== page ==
Agricultural Runoff in the Mississippi River Basin and The Dead Zone

Overuse and improper filtration of fertilizer in agricultural areas within the Mississippi River basin is causing hypoxia in Gulf of Mexico south of the Mississippi River delta. Excess levels of nitrogen and phosphorus cause heavy algal blooms. When these microorganisms decompose, oxygen is depleted from the water negatively impacts sea life off the coast of Louisiana. This dead zone has doubled in size over the last twenty years and has harmed the commercial shellfish and shrimping industry in the areas.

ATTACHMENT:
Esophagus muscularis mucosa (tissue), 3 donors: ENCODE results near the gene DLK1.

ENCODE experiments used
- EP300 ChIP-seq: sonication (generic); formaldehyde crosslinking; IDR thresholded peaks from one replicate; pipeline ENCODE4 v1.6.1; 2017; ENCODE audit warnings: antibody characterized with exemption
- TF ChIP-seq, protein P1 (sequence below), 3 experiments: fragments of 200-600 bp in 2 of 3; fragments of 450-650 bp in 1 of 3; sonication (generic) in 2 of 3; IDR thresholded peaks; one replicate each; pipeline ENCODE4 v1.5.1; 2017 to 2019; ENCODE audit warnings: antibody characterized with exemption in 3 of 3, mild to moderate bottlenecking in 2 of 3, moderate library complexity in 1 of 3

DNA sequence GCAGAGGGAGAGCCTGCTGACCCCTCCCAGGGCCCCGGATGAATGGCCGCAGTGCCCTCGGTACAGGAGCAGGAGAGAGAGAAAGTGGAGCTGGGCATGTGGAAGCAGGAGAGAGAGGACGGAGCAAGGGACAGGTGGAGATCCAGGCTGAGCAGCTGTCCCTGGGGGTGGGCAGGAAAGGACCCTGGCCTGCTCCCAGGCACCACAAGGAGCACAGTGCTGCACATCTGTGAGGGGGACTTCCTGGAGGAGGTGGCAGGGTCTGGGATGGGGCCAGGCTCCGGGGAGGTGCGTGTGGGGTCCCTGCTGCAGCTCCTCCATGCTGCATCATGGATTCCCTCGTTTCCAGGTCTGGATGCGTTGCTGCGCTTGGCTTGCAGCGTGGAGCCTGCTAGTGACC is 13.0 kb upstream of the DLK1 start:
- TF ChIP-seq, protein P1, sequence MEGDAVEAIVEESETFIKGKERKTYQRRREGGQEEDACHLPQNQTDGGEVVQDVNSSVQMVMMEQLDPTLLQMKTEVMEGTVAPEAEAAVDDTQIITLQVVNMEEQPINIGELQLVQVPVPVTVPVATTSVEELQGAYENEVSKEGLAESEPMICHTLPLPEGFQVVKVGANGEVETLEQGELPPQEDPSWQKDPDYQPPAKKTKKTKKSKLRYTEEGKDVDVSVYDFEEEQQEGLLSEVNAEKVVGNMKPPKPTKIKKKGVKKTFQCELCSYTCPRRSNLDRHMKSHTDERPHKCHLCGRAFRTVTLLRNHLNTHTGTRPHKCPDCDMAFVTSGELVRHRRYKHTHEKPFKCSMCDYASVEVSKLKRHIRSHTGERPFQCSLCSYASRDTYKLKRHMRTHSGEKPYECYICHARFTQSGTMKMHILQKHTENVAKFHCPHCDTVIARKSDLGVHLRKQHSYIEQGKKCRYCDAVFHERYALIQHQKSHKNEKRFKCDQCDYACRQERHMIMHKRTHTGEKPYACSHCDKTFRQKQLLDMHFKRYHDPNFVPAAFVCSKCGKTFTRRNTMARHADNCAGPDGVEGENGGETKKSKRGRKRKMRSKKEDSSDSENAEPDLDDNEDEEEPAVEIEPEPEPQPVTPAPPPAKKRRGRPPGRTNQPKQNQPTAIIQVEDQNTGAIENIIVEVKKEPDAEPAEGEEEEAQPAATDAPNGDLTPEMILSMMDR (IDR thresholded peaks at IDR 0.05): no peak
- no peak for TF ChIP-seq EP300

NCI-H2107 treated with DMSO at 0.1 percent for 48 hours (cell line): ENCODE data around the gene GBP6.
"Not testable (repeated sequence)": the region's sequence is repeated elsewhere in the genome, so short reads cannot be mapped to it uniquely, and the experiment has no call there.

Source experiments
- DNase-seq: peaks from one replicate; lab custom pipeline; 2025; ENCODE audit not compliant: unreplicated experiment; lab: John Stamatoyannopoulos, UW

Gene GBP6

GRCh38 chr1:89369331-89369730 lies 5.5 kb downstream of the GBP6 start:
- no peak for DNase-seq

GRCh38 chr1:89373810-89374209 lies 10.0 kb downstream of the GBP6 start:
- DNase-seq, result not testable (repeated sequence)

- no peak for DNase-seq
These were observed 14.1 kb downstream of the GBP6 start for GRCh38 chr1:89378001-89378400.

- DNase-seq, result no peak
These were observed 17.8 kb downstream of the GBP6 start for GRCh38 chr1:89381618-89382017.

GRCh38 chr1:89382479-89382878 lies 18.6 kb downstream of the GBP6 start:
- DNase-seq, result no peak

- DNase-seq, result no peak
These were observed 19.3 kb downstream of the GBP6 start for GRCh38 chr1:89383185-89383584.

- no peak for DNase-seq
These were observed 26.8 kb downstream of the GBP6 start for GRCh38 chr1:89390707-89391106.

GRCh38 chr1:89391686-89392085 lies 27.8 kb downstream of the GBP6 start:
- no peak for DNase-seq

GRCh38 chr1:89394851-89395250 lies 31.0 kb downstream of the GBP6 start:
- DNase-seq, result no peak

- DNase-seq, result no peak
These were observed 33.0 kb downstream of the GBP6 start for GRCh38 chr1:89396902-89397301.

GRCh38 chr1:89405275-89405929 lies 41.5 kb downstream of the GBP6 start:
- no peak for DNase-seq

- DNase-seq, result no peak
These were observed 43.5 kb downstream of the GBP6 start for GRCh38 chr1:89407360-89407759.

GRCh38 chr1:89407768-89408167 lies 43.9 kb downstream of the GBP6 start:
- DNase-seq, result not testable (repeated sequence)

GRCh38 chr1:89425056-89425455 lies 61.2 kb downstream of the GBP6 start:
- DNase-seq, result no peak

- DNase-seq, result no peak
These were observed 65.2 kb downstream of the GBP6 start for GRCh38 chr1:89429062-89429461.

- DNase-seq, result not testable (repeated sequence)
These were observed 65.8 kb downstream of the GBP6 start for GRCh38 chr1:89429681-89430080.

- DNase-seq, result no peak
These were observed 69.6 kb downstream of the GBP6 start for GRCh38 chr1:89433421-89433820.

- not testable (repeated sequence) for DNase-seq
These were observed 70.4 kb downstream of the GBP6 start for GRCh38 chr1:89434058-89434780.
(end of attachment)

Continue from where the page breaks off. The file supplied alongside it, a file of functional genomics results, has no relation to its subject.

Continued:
In addition to overuse of fertilizers, the destruction of the Louisiana wetlands reduces the amount of pollutants filtered before the Mississippi River discharges into the Gulf of Mexico.

Recently the Department of Agriculture has begun a program to award farmers who reduce the amount of runoff. Farmers are now using methods such as on site runoff detention and wetland filtration in order to reduce the impact of fertilizers on water quality.



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